Reformation is not a sustainable company. Not quite yet. Instead they are a company taking you on a journey that potentially could expand every consumer’s knowledge about the impact of their wardrobes. However, just because they are not operating 100% sustainably, does not mean their eco credentials don’t stack up. Learn more about the company with our “Reformation” review.
A Little Bit Of History
Founded in 2009 by Yael Aflalo, Reformation started as an upcycling project, taking vintage dresses and refashioning them. As the company grew, Aflalo was being challenged in her personal life to be more aware of the impact from the fashion industry that she was now a true part of. Learning, adapting, and changing in the presence of new information, the Reformation of today can boast about (almost) every aspect of the business, from the sourcing of materials, to the factory production, to the final packaging for shipment (a big issue for any eco brand). Of course, none of this effort is evident in the final product – a range of pieces that absolutely scream “innocent southern belle moves to (and conquers) the big city.”
For those of you precious readers that have come across my stories before, you will know I am slightly obsessed with textiles. So, of course, my favorite fun fact about Reformation is that they currently source about 40% of their fabric from deadstock, which is any fabric left over after production has finished. This may be the best kind of upcycling – A LOT of deadstock ends up in landfills, making it accountable for part of the 6% of landfill waste generated by textiles.
*Author figuratively gasps for air as she comes up from total immersion in the educational material available on Reformation’s website.*
Wow. Sorry, I got lost there for a moment. Reformation’s website is like a maze and navigating it is an exciting treasure hunt! By addressing a comprehensive list of subjects about the environmental impact of the fashion industry, Reformation reveals a transparency about their product that is both impressive for its successes and critical of the areas that still need improvement. In their plus column:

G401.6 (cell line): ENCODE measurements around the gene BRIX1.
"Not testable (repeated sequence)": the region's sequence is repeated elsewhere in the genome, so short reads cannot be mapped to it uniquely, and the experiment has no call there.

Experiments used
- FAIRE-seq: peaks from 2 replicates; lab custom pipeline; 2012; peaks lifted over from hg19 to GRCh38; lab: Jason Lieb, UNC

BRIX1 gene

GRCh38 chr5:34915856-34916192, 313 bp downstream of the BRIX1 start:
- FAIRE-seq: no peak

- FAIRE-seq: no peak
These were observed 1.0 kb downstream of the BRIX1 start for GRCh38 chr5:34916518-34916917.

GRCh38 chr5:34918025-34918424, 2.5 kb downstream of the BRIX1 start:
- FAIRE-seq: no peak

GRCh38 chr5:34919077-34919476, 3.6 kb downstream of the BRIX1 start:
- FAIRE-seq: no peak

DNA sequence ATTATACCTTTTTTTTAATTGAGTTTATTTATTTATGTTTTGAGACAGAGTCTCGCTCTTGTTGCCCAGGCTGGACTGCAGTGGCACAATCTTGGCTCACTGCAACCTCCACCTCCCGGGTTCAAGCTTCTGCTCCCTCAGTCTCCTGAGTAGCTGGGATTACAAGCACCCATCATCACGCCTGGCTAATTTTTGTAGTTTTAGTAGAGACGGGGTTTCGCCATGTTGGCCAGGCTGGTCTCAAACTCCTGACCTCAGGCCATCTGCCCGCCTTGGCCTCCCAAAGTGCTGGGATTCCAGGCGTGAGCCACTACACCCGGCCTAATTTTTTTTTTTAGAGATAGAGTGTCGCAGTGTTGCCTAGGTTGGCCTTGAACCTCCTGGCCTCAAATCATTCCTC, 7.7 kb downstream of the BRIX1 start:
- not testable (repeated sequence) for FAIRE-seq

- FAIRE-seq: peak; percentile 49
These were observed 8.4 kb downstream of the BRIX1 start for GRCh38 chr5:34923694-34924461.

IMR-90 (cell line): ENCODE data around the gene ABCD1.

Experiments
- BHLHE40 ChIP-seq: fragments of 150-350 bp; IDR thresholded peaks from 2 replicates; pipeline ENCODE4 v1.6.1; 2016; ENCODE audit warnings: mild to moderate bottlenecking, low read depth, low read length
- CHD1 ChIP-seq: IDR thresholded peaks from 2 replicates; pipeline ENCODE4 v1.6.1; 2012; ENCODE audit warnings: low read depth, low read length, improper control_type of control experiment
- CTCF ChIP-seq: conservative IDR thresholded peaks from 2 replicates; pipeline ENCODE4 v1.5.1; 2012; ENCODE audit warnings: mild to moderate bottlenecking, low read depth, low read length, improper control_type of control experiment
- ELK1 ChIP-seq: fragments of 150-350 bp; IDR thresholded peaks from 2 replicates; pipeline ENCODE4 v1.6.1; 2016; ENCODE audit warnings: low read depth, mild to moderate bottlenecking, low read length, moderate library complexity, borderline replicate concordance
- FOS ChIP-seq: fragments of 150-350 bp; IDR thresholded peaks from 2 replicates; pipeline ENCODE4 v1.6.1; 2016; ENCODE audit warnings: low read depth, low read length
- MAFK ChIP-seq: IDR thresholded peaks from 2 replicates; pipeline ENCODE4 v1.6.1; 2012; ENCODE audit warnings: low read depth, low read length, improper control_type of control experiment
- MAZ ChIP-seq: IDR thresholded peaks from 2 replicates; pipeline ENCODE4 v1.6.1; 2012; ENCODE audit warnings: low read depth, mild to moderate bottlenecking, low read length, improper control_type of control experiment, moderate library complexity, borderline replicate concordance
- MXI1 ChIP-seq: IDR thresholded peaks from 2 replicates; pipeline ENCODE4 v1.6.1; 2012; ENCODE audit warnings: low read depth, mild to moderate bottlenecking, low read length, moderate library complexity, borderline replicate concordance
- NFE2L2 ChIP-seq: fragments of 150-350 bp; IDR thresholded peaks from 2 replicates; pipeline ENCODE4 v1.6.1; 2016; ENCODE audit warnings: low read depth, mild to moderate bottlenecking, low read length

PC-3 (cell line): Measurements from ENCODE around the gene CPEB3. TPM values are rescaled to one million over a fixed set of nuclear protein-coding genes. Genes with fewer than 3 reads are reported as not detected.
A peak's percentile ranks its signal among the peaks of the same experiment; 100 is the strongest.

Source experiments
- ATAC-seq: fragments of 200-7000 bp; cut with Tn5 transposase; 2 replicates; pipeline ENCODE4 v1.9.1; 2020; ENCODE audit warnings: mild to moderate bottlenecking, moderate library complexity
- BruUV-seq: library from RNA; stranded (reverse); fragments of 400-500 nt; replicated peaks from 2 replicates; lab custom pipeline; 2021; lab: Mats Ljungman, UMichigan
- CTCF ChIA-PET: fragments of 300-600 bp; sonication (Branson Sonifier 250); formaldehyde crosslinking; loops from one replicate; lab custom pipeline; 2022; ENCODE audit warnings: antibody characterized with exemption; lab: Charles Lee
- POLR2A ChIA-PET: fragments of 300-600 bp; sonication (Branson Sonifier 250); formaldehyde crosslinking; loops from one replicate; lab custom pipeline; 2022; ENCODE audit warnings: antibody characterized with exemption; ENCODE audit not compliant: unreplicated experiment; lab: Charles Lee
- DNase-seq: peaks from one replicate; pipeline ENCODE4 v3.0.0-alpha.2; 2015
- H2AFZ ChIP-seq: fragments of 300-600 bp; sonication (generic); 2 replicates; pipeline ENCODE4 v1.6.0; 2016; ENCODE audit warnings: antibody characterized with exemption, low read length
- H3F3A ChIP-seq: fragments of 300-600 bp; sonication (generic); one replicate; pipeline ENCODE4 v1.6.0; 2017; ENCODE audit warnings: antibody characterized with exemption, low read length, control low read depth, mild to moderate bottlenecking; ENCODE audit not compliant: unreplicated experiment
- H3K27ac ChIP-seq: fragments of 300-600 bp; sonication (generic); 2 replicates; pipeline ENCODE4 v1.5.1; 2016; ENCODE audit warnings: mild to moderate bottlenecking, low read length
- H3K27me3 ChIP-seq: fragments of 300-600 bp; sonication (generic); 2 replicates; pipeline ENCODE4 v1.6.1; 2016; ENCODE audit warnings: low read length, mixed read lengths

- Most of the garments are designed, developed, and produced in their LA factory headquarters.
- 80% of their supplies and raw materials are sourced locally.
- They turned the alley behind the office into a “beautiful, relaxing garden for our team to enjoy the outdoors, plant some veggies, and gather for meetings and parties”. As a result, 80,000 gallons of greywater are recycled through it every year.
- They are a registered BCorps.
- There are extensive supplier screening systems in place and these systems are rigorously implemented.
The Greenwashing Test
Probably the best part of Reformation, though, is that they pass the greenwashing test: they are constantly attempting to do better, rather than resting on a social or environmental gimmick. As the brand admits –
We are not totally sustainable just yet – we need to invest in programs that actually replace what we’ve used and spent. So we give back to the environment in the form of offsets. Basically, in exchange for the emissions and water used by our clothes, we help plant forests to naturally capture CO2 from the air, invest in clean water solutions, and purchase landfill gas offsets.
…Is whimsical, functional, and modern while still nodding at its vintage sources. Sweeping hemlines and off-the-shoulder silhouettes are adorned by floral prints and dappled eyelets. The style is sunny and easy and gives the impression of a woman who is in control of her life, even though secretly she’s dreaming of childhood summers spent languidly lounging, idly fashioning flower chains. It’s modern nostalgia summed up in jumpsuits and blouses.
An extensive range is currently available, combined from individually released capsule collections, with pieces available only until they’re not. Sorry. I feel like you may have missed the part where I mentioned “extensive range.” Reformation, in addition to their daily wear and full spectrum of accessories, has a complete line of wedding and bridesmaid dresses. That kind of extensive.
In an extra bold move, Reformation offers its customers a couple of very cool features. First, every piece contains a care label that goes above and beyond to help you make responsible choices for the life of the garment. Additionally, every product page on the website gives you the mathematical breakdown of your clothes; by comparing the footprint of their own work against standards across the fashion industry, Reformation provides shoppers with a snapshot illustrating exactly how this purchase is better than any other big-box brand.
As always, this is no excuse to go out on a shopping spree, instantly undoing so much hard work, but it is a wonderful place to pick up a few basics, and some great accent pieces, the next time those threads are a bit bare.